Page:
Sunday, May 18, 2014

RIP: JERRY VALE

One of the great vocalists of the 1950s has left us.  Jerry Vale, the beloved crooner known for his high-tenor voice and romantic songs in the 1950s and early 1960s, has died. He was 83.

Vale, who had been in declining health, died Sunday at his Palm Desert home surrounded by family and friends, family attorney Harold J. Levy said in a statement.
Born Genaro Louis Vitaliano, Vale started performing in New York supper clubs as a teenager and went on to record more than 50 albums. His rendition of "Volare," ''Innamorata" and "Al Di La" became classic Italian-American songs. His biggest hit was "You Don't Know Me."

In high school, to earn money, Vale took a job shining shoes in a barbershop in New York City. He sang while he shined shoes, and his boss liked the sound so well that he paid for music lessons for the boy. Enjoying the lessons, Vale started singing in high school musicals and at a local nightclub. This led to additional club dates, including one that lasted for three years at a club in the suburb of Yonkers, New York, just north of the city. When Paul Insetta, (who was a road manager for Guy Mitchell and a hit songwriter) heard him there, he signed him to a management contract, changed his name, and further coached him. He then arranged for Vale to record some records of songs he'd written, and brought the demos to Columbia Records. Vale then signed a recording contract with Columbia, and Insetta managed him for many years.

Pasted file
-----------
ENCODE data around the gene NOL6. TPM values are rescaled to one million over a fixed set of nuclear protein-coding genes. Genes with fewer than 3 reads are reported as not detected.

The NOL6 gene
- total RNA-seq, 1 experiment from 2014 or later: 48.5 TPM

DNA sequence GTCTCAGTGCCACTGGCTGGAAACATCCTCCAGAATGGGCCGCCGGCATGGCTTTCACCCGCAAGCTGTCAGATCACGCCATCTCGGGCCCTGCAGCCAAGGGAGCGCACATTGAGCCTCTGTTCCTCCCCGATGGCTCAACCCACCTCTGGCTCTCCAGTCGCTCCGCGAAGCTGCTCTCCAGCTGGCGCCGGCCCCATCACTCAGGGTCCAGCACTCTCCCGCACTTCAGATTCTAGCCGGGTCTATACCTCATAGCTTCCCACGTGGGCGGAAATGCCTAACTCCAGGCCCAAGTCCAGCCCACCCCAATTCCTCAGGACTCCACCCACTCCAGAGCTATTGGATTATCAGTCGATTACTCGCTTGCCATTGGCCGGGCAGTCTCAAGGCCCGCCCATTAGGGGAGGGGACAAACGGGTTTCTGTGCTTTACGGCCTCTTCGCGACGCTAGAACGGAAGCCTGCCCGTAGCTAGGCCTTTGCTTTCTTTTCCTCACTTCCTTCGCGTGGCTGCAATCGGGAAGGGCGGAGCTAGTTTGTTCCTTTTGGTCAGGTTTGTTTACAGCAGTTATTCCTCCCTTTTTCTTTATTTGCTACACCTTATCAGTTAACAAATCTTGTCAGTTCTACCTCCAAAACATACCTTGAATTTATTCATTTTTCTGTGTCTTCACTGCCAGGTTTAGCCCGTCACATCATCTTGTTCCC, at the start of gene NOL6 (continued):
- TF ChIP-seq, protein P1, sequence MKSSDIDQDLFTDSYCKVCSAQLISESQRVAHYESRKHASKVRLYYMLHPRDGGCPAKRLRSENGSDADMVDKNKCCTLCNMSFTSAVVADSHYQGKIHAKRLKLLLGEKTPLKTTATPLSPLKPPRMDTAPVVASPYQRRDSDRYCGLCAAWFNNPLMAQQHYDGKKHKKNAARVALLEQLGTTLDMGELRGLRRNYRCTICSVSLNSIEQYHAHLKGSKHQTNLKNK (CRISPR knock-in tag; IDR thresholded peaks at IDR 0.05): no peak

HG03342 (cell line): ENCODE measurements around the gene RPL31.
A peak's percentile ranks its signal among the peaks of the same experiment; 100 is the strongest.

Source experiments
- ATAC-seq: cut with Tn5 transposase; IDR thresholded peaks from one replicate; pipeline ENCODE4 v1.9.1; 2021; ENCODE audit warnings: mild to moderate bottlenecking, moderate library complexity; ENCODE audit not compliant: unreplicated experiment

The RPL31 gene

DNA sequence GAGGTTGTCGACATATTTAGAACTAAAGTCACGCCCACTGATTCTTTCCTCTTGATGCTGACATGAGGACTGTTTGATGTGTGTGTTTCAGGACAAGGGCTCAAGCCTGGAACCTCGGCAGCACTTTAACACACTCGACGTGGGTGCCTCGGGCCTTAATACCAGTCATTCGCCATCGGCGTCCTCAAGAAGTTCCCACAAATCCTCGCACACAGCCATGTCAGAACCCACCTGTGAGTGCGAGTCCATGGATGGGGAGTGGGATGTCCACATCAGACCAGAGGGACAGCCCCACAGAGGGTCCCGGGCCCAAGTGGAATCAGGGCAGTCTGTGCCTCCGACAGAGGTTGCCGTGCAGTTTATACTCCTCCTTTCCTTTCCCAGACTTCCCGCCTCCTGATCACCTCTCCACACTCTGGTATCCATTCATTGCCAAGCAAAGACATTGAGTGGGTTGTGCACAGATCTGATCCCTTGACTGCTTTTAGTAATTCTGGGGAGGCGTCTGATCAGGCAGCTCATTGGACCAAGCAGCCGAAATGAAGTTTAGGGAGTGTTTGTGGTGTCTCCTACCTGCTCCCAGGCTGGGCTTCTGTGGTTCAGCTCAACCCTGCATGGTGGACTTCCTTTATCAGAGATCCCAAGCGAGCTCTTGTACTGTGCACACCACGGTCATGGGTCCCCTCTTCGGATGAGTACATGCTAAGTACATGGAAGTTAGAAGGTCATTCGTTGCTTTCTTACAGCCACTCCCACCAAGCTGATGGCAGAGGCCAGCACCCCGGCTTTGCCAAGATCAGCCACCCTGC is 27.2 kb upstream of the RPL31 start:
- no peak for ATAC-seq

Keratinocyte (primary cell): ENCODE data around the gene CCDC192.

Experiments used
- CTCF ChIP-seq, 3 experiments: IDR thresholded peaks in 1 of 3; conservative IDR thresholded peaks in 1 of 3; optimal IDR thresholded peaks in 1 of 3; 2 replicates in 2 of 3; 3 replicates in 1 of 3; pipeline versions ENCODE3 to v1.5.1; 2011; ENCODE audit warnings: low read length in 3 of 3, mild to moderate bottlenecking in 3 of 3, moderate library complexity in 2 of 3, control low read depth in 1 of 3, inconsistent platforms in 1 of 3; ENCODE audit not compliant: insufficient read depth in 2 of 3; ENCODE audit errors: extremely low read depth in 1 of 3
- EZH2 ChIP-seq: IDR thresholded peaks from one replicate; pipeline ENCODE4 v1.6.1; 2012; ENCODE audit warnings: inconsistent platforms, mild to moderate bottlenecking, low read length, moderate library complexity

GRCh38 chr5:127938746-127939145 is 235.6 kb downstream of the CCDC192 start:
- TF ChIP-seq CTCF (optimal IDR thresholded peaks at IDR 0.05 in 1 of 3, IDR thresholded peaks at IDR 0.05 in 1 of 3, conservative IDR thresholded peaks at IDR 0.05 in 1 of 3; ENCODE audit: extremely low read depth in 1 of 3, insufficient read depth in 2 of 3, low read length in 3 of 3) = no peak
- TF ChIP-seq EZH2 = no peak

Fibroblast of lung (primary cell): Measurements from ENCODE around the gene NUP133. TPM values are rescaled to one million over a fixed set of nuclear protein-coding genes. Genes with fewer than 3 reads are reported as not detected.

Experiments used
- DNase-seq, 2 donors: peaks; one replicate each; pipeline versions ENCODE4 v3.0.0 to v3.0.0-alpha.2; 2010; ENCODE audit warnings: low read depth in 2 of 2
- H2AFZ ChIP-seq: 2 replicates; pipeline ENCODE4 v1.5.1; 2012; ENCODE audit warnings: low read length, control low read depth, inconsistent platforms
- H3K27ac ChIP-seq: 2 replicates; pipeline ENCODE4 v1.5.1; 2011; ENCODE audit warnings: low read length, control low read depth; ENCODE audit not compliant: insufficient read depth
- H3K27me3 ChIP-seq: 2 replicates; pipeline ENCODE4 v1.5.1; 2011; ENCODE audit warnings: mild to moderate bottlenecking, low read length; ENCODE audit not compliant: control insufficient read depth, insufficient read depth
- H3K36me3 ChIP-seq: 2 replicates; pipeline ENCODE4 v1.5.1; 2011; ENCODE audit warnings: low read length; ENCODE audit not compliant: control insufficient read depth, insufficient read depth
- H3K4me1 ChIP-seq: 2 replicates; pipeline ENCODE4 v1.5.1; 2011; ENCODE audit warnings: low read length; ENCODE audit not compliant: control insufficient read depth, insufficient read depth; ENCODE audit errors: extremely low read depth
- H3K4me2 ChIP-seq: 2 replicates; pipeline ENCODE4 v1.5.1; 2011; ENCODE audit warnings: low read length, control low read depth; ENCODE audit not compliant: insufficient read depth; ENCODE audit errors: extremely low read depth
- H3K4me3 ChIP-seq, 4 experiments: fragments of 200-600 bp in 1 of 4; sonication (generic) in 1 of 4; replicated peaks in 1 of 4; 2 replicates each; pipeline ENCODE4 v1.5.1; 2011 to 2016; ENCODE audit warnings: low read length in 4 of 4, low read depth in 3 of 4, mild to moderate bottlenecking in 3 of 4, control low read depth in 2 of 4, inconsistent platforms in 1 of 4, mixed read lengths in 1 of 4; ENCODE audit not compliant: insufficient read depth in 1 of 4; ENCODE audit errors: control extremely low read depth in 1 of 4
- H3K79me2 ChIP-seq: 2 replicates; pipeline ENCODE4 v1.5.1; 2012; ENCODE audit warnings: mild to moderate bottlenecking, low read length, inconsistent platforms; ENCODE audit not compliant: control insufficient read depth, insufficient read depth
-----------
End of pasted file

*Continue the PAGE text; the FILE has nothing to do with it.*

His version of "The Star-Spangled Banner", recorded in the late 1960s, was a fixture at many sporting events for years.

Vale and Rita, his wife of over 54 years, resided in Palm Desert, California. His biography A Singer's Life, by Richard Grudens, was published in 2000 by Celebrity Profiles, Stonybrook, New York. He sang the Late Night with David Letterman anthem "It's a Late Night Word" on the program's eighth anniversary special in 1990. He made cameo appearances as himself in the 1990 film Goodfellas and the 1995 film Casino, both directed by Martin Scorsese. While his albums failed to make the charts in the early 1970s, Vale remained a popular club act.

Jerry pretty much retired after sticken by a stroke in 2002. Vale is survived by Rita, his wife of 55 years; a son, Robert; and a daughter, Pamela...

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